Consider the many Sunday School teachers who work with our children in a program that has grown greatly in attendance this year. I assure you, Sunday School numbers are not growing in many Christian churches. Consider the Confirmation Program, Middle School and High school youth programs that have reached out to include other churches in our area. Consider the Barnabas Ministry reaching out with care and support to our members in need. Consider all of our members who gather for Bible Studies and Circles.  And I’m sure you are thinking of other groups right now that I have failed to mention.

Equally as inspirational to me are all the people who participate in programs outside our walls to share God’s love with our community. Coming from St. Mark, we make monthly meals for over 125 children at Rock House Kids. We serve lunches at Carpenters Place. We provide 120 sack lunches for Habitat for Humanity and have crews of people helping with the new builds and at the Restore. We started a uniform co-op that provides affordable uniforms to the families of students at Ellis and Lewis Lemon Elementary School in inner city Rockford.

We have volunteers participating in the IREAD Program sponsored by the Literacy Council and the United Way. In fact, we have more volunteers in the IREAD Program than any other church in the area. We support RALM with volunteers at Becca’s Closet and by working with Laundry Love. Our quilters share their talents with Habitat families, the residents of Rockford Rescue Mission as well as provided beautiful quilts for fundraisers. And again, I know I have not mentioned everyone’s efforts. I have never been prouder to be a member of St. Mark. In a busy, fast paced world with many pulls on your time and your money, I know you, too, make your church and your faith a priority. I know that because you are here today!

So, ask yourself: What does St. Mark mean to you? What do you mean to each other in the church? What do we mean to the community? Annual Stewardship drives are necessary. For 2019, our budget goal is $825,800. That’s an increase of only $661 from last year. The campaign will remain open until this goal is met, and we will update you every week as the pledges come in. Today, it’s about prayerfully and realistically offering the best you possibly can.

No, 10% of the people can’t do 90% of the contributing to be successful in this campaign. But you have long proved you’re better than that. If 100% of us just did what we could, our budget will be met, and, even better, we will continue to be that welcoming and dynamic church for ourselves, for each other, and for our community.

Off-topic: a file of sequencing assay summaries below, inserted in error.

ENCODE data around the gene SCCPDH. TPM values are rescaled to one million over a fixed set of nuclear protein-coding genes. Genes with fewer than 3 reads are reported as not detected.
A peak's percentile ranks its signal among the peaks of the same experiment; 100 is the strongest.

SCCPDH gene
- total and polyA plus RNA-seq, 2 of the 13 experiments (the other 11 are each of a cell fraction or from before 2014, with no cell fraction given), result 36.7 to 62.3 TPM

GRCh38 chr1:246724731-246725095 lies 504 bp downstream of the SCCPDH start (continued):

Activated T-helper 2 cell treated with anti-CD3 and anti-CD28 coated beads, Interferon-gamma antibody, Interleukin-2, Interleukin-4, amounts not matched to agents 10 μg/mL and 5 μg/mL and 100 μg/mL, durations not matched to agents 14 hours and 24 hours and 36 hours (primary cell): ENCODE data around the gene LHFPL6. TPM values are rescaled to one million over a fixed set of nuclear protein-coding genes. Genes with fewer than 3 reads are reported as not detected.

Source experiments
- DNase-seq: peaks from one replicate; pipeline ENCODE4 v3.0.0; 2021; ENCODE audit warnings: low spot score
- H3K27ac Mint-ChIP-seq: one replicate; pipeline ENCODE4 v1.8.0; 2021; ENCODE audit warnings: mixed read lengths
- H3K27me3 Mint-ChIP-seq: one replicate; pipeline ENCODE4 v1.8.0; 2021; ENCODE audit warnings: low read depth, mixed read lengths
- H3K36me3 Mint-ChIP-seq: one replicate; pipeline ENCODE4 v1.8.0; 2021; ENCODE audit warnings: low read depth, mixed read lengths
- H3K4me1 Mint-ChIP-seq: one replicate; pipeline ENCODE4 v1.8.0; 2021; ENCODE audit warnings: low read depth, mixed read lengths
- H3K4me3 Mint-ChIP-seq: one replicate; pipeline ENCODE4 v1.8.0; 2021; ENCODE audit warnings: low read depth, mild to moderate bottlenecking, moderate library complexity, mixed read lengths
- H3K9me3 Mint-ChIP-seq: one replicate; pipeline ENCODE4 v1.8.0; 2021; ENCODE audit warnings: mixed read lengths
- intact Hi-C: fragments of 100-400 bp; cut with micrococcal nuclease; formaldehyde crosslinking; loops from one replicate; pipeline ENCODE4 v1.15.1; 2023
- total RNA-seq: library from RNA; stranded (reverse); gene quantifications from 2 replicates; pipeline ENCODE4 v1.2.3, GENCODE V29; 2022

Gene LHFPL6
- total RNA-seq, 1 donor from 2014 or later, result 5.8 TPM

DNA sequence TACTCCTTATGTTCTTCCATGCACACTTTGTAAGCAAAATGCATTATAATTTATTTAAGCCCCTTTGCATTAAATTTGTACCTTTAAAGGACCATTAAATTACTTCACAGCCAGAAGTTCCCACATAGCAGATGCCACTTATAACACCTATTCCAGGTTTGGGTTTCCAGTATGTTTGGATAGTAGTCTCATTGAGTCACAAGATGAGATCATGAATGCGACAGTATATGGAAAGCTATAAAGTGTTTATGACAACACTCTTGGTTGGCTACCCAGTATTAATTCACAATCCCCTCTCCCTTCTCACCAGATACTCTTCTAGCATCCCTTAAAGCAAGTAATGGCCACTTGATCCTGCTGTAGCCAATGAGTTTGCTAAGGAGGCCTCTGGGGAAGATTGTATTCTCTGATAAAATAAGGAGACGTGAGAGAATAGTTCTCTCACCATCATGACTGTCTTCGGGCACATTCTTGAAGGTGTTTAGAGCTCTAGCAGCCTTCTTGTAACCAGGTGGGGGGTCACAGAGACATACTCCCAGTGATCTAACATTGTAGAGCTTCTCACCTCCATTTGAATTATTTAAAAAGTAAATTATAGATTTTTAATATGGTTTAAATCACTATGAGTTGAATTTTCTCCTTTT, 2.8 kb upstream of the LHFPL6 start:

Thursday, October 25, 2018

Affirmation of Baptism 2018

Teaching Confirmation is one of my greatest joys at St. Mark. It can be fun to lead silly games or go on a retreat, but the best part for me is to watch how our middle schoolers mature over the course of two years. Between that first Wednesday night and the day they affirm their faith, some of these kids may grow a foot or two, and all of them increase exponentially in their faith. This Sunday, eight of our teenagers will affirm their faith. And while this moment in their lives is just a snapshot, the Bible verses they have chosen to represent that faith speak volumes of the people they have become. Take some time to read these and pray that God continues to dwell richly in their hearts throughout their vibrant lives.
Pastor Chad McKenna

Alexander Thomas Ferry
1 Corinthians 10:13
God is faithful, and God will not let you be tested beyond your strength, but with the testing God will also provide the way out so that you may be able to endure it.

Logan John Gehrke
John 20:29
Jesus said, “Have you believed because you have seen me? Blessed are those who have not seen and yet have come to believe.”

Jamison Lee Graber
Philippians 4:13
I can do all things through Christ who strengthens me.

Brooke Nicole Hamann
Colossians 3:12
As God’s chosen ones, holy and beloved, clothe yourselves with compassion, kindness, humility, meekness, and patience. Bear with one another and, if anyone has a complaint against another, forgive each other. Just as the Lord has forgiven you, so also you must forgive.

Emily Anne Johnson
Psalm 139:13-14
For it was you who formed my inward parts; you knit me together in my mother’s womb. I praise you for I am fearfully and wonderfully made. Wonderful are your works; that I know very well.

Mason Andrew Martin
John 20:29
Jesus said, “Have you believed because you have seen me? Blessed are those who have not seen and yet have come to believe.”

Maggie Layne O’Brien
1 Timothy 4:12
Don’t let anyone look down on you because you are young, but set an example for the believers in speech, in conduct, in love, in faith, and in purity.

Mason Alexander Westerberg
Psalm 25:4-5
Lead me in your truth, and teach me, for you are the God of my salvation; for you I wait all day long.

Pastor Mark's Sabbatical

Dear friends, In less than four months, I will embark on a much-anticipated sabbatical.  While I provided the following information ...